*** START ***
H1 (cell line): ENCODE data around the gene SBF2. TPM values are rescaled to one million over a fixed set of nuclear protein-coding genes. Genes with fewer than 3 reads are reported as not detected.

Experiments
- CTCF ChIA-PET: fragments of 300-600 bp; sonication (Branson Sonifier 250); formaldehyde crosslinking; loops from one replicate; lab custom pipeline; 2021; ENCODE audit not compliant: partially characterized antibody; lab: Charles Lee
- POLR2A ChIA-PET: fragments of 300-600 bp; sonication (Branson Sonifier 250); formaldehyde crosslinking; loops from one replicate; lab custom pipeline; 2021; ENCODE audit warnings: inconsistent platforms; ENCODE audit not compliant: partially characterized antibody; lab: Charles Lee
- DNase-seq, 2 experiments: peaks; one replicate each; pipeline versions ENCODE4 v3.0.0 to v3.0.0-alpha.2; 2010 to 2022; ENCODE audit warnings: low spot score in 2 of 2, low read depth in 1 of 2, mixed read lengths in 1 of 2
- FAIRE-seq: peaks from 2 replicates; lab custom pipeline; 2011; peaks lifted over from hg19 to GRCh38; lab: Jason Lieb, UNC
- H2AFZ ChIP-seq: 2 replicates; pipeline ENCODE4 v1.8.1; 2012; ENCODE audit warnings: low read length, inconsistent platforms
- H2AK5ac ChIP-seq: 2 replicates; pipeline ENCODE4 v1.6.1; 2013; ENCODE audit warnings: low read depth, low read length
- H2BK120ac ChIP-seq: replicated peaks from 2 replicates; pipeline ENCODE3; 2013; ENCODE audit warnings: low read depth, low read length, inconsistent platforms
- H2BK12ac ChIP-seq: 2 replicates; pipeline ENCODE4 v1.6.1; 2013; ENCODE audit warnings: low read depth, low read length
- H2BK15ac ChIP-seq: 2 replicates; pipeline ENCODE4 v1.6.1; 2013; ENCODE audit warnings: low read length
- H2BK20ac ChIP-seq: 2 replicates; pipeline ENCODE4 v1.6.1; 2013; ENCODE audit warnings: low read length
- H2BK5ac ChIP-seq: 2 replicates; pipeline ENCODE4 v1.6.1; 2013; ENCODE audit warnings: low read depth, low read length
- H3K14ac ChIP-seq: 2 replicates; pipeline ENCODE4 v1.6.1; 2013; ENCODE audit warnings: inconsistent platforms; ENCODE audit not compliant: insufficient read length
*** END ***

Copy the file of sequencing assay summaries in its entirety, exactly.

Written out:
H1 (cell line): ENCODE data around the gene SBF2. TPM values are rescaled to one million over a fixed set of nuclear protein-coding genes. Genes with fewer than 3 reads are reported as not detected.

Experiments
- CTCF ChIA-PET: fragments of 300-600 bp; sonication (Branson Sonifier 250); formaldehyde crosslinking; loops from one replicate; lab custom pipeline; 2021; ENCODE audit not compliant: partially characterized antibody; lab: Charles Lee
- POLR2A ChIA-PET: fragments of 300-600 bp; sonication (Branson Sonifier 250); formaldehyde crosslinking; loops from one replicate; lab custom pipeline; 2021; ENCODE audit warnings: inconsistent platforms; ENCODE audit not compliant: partially characterized antibody; lab: Charles Lee
- DNase-seq, 2 experiments: peaks; one replicate each; pipeline versions ENCODE4 v3.0.0 to v3.0.0-alpha.2; 2010 to 2022; ENCODE audit warnings: low spot score in 2 of 2, low read depth in 1 of 2, mixed read lengths in 1 of 2
- FAIRE-seq: peaks from 2 replicates; lab custom pipeline; 2011; peaks lifted over from hg19 to GRCh38; lab: Jason Lieb, UNC
- H2AFZ ChIP-seq: 2 replicates; pipeline ENCODE4 v1.8.1; 2012; ENCODE audit warnings: low read length, inconsistent platforms
- H2AK5ac ChIP-seq: 2 replicates; pipeline ENCODE4 v1.6.1; 2013; ENCODE audit warnings: low read depth, low read length
- H2BK120ac ChIP-seq: replicated peaks from 2 replicates; pipeline ENCODE3; 2013; ENCODE audit warnings: low read depth, low read length, inconsistent platforms
- H2BK12ac ChIP-seq: 2 replicates; pipeline ENCODE4 v1.6.1; 2013; ENCODE audit warnings: low read depth, low read length
- H2BK15ac ChIP-seq: 2 replicates; pipeline ENCODE4 v1.6.1; 2013; ENCODE audit warnings: low read length
- H2BK20ac ChIP-seq: 2 replicates; pipeline ENCODE4 v1.6.1; 2013; ENCODE audit warnings: low read length
- H2BK5ac ChIP-seq: 2 replicates; pipeline ENCODE4 v1.6.1; 2013; ENCODE audit warnings: low read depth, low read length
- H3K14ac ChIP-seq: 2 replicates; pipeline ENCODE4 v1.6.1; 2013; ENCODE audit warnings: inconsistent platforms; ENCODE audit not compliant: insufficient read length